Friday, 3 December, 2021 UTC


Summary

Passwordless authentication refers to an authentication method that does not require a password or any other knowledge-based secret to log a user into a system. This method of authentication adopts the means of authorizing users by sending a unique, one-time code (OTP) or magic link to the user via email, push notification, or text message.
In this article, you'll learn how the infrastructure underlying passwordless authentication works, and create a small app that uses this authentication approach.
How it works
Most passwordless authentication implementations have a single entry point, i.e., a single page for both new users signing up and for existing users logging in to their accounts.
In a typical implementation, both new and existing users are asked to enter their mobile phone number during either registration or login. After verifying the mobile number, the system checks if the user is an existing one or a new one. If they're an existing user, they're redirected to their dashboard. If they're a new user, they're redirected to a different onboarding page to update their information.
Benefits
Some of the advantages of implementing passwordless authentication include:
  • Improved user experience: This mode of authentication relieves users of the need to fill out password and confirm password fields, resulting in an increase in signup rate. It also alleviates the challenge of users having to remember complex passwords that adhere to various security policies.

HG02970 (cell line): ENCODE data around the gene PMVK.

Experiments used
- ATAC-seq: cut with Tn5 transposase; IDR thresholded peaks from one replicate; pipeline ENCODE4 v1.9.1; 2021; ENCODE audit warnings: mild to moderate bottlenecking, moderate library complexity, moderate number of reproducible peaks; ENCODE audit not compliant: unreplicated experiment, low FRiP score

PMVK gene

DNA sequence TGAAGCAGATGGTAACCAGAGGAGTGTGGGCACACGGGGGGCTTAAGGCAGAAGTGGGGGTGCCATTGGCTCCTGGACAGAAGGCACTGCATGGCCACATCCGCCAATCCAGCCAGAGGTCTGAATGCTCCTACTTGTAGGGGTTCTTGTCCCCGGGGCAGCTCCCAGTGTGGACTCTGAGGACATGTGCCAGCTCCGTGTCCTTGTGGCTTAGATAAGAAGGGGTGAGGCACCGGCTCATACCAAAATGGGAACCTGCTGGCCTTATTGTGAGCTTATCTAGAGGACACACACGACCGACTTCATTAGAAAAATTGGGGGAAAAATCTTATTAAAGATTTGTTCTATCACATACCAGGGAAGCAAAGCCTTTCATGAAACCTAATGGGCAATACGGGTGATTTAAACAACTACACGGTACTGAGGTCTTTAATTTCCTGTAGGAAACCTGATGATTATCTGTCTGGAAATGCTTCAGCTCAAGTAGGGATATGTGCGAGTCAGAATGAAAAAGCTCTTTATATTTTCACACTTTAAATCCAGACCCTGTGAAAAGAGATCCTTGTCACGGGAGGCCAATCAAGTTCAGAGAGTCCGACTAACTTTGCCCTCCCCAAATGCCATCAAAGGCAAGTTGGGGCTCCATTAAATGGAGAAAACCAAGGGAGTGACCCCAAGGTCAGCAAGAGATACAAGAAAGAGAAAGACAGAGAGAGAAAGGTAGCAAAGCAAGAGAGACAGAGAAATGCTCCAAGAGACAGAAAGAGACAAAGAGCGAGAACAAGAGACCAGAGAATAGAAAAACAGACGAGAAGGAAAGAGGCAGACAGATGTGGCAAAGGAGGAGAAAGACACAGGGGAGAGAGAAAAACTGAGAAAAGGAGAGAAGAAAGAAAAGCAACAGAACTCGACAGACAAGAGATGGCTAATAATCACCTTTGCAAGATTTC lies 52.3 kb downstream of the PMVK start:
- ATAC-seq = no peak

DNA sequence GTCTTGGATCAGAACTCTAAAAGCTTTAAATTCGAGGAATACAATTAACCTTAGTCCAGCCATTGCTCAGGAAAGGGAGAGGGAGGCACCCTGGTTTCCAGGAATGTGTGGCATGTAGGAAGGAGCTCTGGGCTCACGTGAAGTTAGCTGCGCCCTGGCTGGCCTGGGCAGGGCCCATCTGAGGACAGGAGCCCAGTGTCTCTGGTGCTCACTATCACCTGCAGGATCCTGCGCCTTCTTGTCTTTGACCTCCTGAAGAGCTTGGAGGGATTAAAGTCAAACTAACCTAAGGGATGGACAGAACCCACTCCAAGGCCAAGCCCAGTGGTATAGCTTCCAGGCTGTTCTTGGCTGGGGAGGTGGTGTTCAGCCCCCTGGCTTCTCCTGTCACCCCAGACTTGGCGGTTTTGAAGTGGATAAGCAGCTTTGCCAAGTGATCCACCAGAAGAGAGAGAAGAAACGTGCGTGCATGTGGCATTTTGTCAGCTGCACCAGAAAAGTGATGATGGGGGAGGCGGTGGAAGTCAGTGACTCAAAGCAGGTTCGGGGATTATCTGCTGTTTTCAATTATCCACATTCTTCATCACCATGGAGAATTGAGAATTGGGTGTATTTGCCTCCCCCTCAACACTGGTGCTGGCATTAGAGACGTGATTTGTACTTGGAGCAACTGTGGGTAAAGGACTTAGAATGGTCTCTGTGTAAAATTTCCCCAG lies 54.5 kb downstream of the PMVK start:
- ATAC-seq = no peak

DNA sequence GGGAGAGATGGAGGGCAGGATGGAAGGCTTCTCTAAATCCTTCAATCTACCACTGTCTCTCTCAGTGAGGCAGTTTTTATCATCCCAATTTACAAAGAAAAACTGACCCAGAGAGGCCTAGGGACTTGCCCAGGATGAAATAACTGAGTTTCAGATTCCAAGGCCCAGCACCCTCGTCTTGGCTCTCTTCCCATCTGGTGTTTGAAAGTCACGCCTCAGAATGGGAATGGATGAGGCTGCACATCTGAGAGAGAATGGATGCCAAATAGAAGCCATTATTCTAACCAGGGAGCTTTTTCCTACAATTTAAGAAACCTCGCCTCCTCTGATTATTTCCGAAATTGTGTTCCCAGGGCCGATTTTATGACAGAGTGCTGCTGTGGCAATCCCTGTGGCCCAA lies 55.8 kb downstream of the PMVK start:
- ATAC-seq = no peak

• Better security: Most internet users used the same password for multiple accounts before — and even after — the introduction of password generators and password managers. Additionally, gaining access to a user's password gives an attacker access to all of their accounts. Because there is no password to hack, passwordless authentication prevents this.
Drawbacks
  • A single point of failure: Because it requires a verification medium (email, push notification, or text message), the user will be unable to access the system if they do not have access to one of these mediums.
Now that you have a basic understanding of how passwordless authentication works, let's create a sample application that demonstrates how it works.
Prerequisites
The following prerequisites are required to follow along with this tutorial:
  • A basic understanding of PHP.
  • PHP 7.4 with the mysqli extension installed and enabled.
  • Composer installed globally.
  • A MySQL database.
  • A Twilio account. If you are new to Twilio click here to create a free account and receive a $10 credit when you upgrade to a paid account.
Plain vanilla PHP is used in the tutorial so that you can focus on the principles being taught, and not get lost in a specific framework.
Create the database